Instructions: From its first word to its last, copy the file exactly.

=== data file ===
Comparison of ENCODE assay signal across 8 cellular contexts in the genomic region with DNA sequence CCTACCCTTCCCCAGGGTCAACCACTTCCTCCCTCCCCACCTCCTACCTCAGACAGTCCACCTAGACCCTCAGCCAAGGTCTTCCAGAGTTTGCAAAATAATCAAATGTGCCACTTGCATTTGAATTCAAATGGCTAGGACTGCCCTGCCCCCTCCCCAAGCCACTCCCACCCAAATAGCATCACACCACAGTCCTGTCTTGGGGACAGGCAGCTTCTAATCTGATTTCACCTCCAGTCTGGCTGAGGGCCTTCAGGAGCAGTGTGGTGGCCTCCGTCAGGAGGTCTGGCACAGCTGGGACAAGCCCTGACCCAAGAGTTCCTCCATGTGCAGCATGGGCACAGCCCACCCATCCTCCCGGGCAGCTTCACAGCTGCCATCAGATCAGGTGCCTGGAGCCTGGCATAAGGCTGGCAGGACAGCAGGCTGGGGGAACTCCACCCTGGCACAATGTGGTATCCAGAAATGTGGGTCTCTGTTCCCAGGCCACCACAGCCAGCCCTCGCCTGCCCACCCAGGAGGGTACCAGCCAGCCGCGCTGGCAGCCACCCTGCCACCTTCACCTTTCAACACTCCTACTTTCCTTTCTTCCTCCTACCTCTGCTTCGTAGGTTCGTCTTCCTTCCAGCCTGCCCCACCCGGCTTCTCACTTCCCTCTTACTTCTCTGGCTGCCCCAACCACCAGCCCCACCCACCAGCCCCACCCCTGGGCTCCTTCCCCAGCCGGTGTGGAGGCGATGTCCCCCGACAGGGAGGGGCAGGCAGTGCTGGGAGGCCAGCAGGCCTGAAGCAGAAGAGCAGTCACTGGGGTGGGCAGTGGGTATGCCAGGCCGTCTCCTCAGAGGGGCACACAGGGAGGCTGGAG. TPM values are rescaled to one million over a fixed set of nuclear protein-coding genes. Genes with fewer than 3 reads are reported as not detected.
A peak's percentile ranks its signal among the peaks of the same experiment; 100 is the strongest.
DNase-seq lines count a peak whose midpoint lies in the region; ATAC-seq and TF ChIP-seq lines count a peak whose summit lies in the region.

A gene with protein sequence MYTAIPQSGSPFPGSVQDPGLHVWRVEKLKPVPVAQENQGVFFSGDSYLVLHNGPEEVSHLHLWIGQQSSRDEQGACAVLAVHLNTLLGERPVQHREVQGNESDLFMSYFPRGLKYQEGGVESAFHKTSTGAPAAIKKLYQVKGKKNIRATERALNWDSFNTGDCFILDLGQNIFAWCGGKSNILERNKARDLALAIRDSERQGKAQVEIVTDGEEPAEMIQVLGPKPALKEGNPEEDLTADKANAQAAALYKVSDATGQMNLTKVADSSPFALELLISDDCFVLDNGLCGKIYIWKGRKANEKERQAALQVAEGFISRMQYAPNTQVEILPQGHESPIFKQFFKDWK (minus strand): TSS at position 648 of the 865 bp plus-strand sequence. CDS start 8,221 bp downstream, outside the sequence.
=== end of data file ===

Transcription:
Comparison of ENCODE assay signal across 8 cellular contexts in the genomic region with DNA sequence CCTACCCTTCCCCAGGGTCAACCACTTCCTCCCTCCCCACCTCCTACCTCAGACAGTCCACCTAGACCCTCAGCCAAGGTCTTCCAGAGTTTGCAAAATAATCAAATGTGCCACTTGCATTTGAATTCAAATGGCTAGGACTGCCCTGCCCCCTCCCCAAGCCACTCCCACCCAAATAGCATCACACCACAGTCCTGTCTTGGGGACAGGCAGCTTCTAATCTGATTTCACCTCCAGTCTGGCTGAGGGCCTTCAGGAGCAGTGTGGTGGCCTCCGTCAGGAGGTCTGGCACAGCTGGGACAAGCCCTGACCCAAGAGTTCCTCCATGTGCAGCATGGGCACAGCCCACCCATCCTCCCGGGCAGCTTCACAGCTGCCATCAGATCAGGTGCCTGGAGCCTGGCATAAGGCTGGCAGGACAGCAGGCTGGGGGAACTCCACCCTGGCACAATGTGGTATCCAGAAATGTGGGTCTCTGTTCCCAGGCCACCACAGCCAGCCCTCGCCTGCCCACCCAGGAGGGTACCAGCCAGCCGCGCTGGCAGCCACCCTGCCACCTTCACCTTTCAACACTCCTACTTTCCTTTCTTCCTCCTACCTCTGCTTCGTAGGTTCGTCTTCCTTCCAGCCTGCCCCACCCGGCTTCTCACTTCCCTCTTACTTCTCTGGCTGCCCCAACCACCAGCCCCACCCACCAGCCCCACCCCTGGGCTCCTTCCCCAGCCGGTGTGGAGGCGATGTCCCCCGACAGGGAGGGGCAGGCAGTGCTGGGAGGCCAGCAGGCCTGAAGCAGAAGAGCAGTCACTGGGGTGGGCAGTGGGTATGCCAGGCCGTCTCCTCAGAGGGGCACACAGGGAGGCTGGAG. TPM values are rescaled to one million over a fixed set of nuclear protein-coding genes. Genes with fewer than 3 reads are reported as not detected.
A peak's percentile ranks its signal among the peaks of the same experiment; 100 is the strongest.
DNase-seq lines count a peak whose midpoint lies in the region; ATAC-seq and TF ChIP-seq lines count a peak whose summit lies in the region.

A gene with protein sequence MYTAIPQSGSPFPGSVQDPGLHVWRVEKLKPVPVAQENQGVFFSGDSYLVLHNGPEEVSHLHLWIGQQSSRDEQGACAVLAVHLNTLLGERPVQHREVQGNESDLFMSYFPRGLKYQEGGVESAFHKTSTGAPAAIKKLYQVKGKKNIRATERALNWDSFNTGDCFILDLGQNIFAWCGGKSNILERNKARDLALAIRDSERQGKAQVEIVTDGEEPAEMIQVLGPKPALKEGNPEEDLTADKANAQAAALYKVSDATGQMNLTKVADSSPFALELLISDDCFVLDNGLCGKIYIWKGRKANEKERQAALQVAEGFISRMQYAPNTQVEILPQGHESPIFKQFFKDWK (minus strand): TSS at position 648 of the 865 bp plus-strand sequence. CDS start 8,221 bp downstream, outside the sequence.